Small accidents and physical damage during life are inevitable, and some injuries are more common
than others. Spraining a limb is high on the list of injuries most likely to occur, principally because it
is so easy to do. Luckily, most sprains can be treated at home and don’t need a medical professional.
However, there are some useful tips which can be followed to ensure that you give the best
treatment that you can.
To start with
Firstly, get the patient to sit down. This will relieve both pain and pressure and alleviate shock. Then
fetch some ice wrapped in a tea towel, or similar, and press it against the injury. You should never
put ice directly against skin because it may cause a cold burn. This treatment should be done for 15-
20 minutes every 2-3 hours.
As a matter of priority, you must make sure that the affected limb is protected. As in, you need to be
sure that no further injury is going to be caused to the area and aggravate the existing injury. Using a
support bandage is a good way of achieving this, or in the case of feet then supportive shoes are
Rest is also important. A good 48/72 hour period of rest will allow the damaged area to begin to heal
and prevent further injury. If the affected area is a leg or foot then consider using crutches; these are
an excellent way of facilitating mobility and protecting the limb at the same time.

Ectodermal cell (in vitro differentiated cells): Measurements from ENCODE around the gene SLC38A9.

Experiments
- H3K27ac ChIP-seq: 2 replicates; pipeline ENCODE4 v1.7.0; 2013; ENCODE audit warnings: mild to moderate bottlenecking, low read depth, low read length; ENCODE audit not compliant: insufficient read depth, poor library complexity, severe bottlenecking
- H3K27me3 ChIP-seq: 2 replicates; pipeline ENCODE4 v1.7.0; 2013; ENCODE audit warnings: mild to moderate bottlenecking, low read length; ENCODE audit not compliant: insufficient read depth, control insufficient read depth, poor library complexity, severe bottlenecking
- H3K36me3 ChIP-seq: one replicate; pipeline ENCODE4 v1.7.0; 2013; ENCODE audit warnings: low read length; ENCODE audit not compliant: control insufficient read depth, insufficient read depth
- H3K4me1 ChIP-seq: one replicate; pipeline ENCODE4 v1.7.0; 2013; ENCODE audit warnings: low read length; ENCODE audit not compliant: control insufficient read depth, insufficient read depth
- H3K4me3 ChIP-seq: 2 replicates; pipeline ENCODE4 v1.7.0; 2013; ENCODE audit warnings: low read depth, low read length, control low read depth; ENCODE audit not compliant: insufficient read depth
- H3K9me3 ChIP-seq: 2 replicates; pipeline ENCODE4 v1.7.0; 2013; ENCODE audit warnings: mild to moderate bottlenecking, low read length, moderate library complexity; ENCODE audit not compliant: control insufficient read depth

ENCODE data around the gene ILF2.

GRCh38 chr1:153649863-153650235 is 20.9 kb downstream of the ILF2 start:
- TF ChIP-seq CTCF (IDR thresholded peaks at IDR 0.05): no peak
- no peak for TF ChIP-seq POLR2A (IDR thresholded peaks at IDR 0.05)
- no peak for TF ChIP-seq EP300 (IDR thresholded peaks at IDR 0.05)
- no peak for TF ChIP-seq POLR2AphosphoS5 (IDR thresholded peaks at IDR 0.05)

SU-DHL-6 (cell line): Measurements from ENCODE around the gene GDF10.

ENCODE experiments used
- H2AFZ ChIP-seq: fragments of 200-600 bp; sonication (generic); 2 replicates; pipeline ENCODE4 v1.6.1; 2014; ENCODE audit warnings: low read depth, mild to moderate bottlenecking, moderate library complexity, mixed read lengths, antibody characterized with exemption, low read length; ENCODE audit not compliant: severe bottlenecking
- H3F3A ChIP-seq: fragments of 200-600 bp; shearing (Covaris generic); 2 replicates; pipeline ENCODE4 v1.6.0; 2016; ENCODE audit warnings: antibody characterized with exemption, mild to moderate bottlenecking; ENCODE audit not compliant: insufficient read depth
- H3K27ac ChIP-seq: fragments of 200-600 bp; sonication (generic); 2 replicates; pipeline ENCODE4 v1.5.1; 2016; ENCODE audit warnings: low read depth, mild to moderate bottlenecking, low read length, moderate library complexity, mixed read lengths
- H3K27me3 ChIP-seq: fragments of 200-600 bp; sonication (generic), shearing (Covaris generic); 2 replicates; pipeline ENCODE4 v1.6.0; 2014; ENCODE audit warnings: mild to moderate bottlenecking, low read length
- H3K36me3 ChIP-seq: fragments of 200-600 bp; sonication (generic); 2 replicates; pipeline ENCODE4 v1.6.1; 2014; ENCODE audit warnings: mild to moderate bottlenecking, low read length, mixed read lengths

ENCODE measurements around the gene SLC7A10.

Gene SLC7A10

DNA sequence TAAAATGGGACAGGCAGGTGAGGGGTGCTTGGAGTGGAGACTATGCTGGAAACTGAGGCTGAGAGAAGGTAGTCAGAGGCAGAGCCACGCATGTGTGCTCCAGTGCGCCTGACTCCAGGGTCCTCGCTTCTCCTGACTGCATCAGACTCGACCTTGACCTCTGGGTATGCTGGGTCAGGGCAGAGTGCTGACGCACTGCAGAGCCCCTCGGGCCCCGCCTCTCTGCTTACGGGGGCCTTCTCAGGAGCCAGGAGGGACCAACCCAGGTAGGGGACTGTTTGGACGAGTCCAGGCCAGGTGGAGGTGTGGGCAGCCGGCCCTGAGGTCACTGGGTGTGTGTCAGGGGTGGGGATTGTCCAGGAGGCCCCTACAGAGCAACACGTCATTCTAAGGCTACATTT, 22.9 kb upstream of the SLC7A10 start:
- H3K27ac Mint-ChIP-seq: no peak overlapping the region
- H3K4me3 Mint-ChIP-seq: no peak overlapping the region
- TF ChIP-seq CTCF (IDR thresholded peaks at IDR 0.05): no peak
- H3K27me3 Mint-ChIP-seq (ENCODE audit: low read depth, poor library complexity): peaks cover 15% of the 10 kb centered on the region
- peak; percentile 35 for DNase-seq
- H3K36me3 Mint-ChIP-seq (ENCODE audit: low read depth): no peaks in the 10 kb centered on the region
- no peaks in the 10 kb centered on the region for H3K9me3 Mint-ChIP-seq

Whilst the injured person is resting, ensure that compression is applied to the limb or joint. This
could be in the form of elastic bandage or a tubigrip – both are available from most pharmacies and
should be stored routinely as part of a home first aid kit. Compressing the area helps prevent both
swelling and further movement.
It’s also recommended that you should elevate the limb, supported by a pillow or similar, as this
prevents the blood flowing into the injured area and causing it to swell up dramatically.
Once the initial injury is dealt with and stabilised, then it’s time to think about the longer-term
recovery and what is going to aid that. There are some things which are best avoided during the
All of the above can make the injury worse and care should be taken.
Having said that, it’s important to continue with light movement so that the joint or limb doesn’t
stiffen up completely as that could set recovery back. However if it’s a severe sprain then there
should be less movement and more rest.